UKPDS 25: Autoantibodies to islet-cell cytoplasm and glutamic acid decarboxylase for prediction of insulin requirement in type 2 diabetes

Robert Turner, Irene Stratton, Virginia Horton, Sue Manley, Paul Zimmet, Ian R. Mackay, Marion Shattock, Gian Franco Bottazzo, Runy Holman

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Background. Autoantibodies to islet-cell cytoplasm (ICA) and glutamic acid decarboxylase (GADA) can occur in apparently typical, non-insulin dependent diabetes mellitus (type 2). We investigated whether the presence of either or both antibodies characterises a subtype of diabetes and provides better prediction of requirement for insulin therapy by 6 years' follow-up than clinical variables. Methods. We measured ICA and GADA at diagnosis of diabetes in a representative population of 3672 white patients with type 2 diabetes, aged between 25 and 65 years. The phenotype was assessed by age of onset, body-mass index, percentage haemoglobin A(1c) (HbA(1c)), and islet β-cell function. We investigated the need for insulin therapy among 1538 patients not assigned insulin and followed up for 6 years from diagnosis. Findings. The proportion of patients with ICA and GADA decreased with increasing age at diagnosis (from 33 [21%] of 157 patients aged 25-65 to 66 [4%] of 1769 aged 55-65 for ICA; from 53 [34%] to 122 [7%] for GADA). Among patients younger than 35 at diagnosis, those with ICA or GADA had lower body-mass index than those without (mean 24.9 [SD 6.0] vs 31.7 [7.3] kg/m2; p < 0.0001 and had higher percentage of HbA(1c) (9.7 vs 8.7%, p < 0.05). 94% of patients with ICA and 84% of those with GADA required insulin therapy by 6 years, compared with 14% of those without the antibodies (p < 0.0001). Among patients older than 55 at diagnosis, the difference between those with and without antibodies in body-mass index was smaller (27.2 [5.4] vs 28.6 [4.8] kg/m2, p < 0.001); 44% of those with ICA, 34% of those with GADA, acid 5% with neither antibody required insulin therapy by 6 years (p < 0.0001). Among patients older than 45 years, body-mass index and HbA(1c) provided little predictive information for insulin requirement, whereas the positive predictive values of GADA (≤ 60 U/L) alone, or both GADA (≤ 20 U/L) and ICA (> 5 U/L), for insulin therapy were 52% and 68%. Interpretation. Among young adults with type 2 diabetes, the phenotype of those with ICA or GADA antibodies was similar to that of classic juvenile-onset insulin-dependent diabetes, and either phenotype or antibodies predicted insulin requirement. In older adults, the phenotype was closer to that of patients without antibodies and only the presence of antibodies predicted an increased likelihood of insulin requirement.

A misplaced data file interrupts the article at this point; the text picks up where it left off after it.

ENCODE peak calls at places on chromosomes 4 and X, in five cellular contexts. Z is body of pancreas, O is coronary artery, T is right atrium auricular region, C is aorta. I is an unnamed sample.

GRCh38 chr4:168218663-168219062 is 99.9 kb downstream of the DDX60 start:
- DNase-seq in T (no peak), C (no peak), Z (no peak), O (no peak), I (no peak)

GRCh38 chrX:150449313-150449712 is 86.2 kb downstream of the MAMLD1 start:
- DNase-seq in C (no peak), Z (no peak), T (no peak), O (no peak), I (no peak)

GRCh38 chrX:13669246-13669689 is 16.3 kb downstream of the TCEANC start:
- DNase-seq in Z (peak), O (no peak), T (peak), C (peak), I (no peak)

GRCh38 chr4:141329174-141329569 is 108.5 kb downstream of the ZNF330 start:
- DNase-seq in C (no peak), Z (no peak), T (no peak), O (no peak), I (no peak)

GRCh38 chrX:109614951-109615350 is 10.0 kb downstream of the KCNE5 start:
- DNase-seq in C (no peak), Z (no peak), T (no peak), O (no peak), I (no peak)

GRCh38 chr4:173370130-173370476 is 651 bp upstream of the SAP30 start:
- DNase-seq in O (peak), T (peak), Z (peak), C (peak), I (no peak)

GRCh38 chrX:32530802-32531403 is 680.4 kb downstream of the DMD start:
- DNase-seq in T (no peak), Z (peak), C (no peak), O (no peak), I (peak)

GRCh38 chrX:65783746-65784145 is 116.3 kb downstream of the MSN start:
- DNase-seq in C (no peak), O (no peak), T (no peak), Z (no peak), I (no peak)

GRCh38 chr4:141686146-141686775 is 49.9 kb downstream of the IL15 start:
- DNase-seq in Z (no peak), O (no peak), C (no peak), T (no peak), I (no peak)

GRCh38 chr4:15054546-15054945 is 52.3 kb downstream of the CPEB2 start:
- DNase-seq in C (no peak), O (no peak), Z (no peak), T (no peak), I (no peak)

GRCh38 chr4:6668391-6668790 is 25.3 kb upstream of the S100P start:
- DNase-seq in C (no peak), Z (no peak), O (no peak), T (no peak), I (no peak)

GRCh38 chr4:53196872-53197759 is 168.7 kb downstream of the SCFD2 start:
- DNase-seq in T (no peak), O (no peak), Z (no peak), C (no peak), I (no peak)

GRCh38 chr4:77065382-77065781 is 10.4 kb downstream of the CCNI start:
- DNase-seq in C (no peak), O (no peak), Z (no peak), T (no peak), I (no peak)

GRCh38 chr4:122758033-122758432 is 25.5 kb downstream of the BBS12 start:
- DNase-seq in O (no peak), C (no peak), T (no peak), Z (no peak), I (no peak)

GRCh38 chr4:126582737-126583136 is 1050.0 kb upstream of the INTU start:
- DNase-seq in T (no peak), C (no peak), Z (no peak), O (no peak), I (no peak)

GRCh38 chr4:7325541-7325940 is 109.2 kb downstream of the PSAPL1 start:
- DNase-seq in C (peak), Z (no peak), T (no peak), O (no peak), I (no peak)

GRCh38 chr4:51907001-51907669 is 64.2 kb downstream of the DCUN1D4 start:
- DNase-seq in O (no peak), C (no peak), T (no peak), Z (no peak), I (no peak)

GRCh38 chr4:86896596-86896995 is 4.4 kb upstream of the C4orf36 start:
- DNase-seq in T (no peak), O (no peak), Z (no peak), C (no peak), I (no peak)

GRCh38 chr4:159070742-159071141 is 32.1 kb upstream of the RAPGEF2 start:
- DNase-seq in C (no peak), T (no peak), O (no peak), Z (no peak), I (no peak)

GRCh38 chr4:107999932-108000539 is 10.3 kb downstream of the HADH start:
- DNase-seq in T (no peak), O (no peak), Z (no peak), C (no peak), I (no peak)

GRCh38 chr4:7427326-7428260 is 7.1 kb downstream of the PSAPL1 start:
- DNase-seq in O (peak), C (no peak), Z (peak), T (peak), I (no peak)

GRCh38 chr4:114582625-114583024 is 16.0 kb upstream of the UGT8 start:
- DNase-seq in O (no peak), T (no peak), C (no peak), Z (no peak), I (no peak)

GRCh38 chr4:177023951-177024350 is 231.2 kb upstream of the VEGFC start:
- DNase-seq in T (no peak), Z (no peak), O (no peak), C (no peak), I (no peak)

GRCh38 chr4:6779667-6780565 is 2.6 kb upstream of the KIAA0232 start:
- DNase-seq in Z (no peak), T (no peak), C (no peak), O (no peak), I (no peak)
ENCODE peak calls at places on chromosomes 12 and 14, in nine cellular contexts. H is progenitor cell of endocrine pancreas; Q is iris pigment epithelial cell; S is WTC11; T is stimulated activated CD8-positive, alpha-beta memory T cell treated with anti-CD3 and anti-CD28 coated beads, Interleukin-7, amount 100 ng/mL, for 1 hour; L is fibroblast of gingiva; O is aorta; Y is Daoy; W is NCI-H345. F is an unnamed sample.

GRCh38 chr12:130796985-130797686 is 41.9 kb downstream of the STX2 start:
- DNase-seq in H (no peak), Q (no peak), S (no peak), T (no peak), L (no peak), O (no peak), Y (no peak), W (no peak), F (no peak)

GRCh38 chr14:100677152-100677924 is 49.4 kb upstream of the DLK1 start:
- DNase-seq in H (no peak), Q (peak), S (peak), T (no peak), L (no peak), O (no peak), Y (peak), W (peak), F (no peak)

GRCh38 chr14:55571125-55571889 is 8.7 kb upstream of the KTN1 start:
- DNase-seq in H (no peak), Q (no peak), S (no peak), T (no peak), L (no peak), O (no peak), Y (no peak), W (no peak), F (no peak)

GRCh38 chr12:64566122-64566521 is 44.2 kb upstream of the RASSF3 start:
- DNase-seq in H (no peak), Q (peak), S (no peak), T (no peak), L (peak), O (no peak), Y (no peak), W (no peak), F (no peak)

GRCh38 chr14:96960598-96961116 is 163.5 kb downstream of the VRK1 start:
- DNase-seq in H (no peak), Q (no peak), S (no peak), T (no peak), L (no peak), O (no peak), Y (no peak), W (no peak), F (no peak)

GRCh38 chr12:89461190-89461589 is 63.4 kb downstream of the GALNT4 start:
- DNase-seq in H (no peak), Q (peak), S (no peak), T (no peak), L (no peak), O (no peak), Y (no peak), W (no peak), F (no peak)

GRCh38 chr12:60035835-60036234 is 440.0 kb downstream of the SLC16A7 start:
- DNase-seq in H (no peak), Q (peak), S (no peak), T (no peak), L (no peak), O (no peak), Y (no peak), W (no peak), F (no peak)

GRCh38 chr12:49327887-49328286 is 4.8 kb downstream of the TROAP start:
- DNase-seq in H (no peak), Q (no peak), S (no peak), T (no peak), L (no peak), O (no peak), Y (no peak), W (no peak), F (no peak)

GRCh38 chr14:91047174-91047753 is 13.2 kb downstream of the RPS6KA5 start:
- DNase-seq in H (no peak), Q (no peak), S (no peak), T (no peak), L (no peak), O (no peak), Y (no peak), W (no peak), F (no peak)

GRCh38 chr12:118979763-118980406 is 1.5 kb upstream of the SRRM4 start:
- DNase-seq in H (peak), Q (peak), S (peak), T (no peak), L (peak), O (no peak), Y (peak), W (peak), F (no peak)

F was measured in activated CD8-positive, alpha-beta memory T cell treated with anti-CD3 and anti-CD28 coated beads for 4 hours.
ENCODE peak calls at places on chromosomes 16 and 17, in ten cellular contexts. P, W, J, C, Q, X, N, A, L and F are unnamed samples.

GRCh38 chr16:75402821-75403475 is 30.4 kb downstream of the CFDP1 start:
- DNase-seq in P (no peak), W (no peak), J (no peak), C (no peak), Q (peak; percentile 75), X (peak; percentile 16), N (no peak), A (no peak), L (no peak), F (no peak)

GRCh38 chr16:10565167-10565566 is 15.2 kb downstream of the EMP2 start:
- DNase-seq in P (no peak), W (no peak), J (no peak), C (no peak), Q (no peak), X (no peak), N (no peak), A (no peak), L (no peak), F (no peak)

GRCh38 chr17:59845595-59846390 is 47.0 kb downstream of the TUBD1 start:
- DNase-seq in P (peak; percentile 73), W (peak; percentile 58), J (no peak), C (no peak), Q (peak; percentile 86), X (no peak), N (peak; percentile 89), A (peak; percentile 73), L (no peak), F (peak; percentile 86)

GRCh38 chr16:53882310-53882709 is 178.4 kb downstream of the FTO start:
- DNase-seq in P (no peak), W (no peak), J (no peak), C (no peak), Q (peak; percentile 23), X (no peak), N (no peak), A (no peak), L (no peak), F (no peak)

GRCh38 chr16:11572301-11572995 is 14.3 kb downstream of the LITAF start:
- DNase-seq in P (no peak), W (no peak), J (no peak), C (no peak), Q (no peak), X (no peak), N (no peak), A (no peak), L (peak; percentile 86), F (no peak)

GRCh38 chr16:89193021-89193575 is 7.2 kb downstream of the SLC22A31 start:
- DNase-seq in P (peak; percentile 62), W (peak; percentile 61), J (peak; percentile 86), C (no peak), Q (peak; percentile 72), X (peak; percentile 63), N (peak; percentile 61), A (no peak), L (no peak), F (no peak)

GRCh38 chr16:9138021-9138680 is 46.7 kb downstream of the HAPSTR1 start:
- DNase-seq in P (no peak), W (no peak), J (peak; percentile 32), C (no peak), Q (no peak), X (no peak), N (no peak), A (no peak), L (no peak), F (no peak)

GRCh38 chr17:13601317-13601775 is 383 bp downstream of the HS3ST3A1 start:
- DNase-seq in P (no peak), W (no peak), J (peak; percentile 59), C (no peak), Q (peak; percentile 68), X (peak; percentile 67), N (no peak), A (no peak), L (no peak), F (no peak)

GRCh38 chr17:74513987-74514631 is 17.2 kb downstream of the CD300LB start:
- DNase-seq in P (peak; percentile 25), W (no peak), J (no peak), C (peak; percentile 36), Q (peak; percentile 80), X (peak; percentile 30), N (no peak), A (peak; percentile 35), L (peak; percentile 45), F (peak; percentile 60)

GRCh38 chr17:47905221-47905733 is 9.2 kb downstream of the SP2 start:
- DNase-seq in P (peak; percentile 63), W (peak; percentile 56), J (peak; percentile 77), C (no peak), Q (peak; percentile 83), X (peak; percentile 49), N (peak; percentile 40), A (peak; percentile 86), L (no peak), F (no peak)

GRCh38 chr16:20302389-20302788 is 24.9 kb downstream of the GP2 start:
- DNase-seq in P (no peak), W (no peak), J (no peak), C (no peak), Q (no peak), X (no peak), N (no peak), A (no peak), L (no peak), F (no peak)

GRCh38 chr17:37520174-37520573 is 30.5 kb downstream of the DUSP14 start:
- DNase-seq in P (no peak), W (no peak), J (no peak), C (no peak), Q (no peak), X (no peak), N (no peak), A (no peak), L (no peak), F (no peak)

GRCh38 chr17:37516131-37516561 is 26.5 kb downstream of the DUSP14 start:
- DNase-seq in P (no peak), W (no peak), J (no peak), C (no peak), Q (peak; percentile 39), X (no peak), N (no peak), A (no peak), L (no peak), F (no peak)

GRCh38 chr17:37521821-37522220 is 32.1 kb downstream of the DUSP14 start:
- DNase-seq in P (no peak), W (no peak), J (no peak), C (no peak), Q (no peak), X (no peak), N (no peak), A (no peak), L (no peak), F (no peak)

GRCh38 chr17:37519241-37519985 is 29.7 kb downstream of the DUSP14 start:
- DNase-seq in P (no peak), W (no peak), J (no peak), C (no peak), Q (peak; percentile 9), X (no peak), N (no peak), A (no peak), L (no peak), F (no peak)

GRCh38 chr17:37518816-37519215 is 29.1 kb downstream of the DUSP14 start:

Original languageEnglish
Pages (from-to)1288-1293
Number of pages6
Issue number9087
Publication statusPublished - 1 Nov 1997

ASJC Scopus subject areas

  • Medicine(all)

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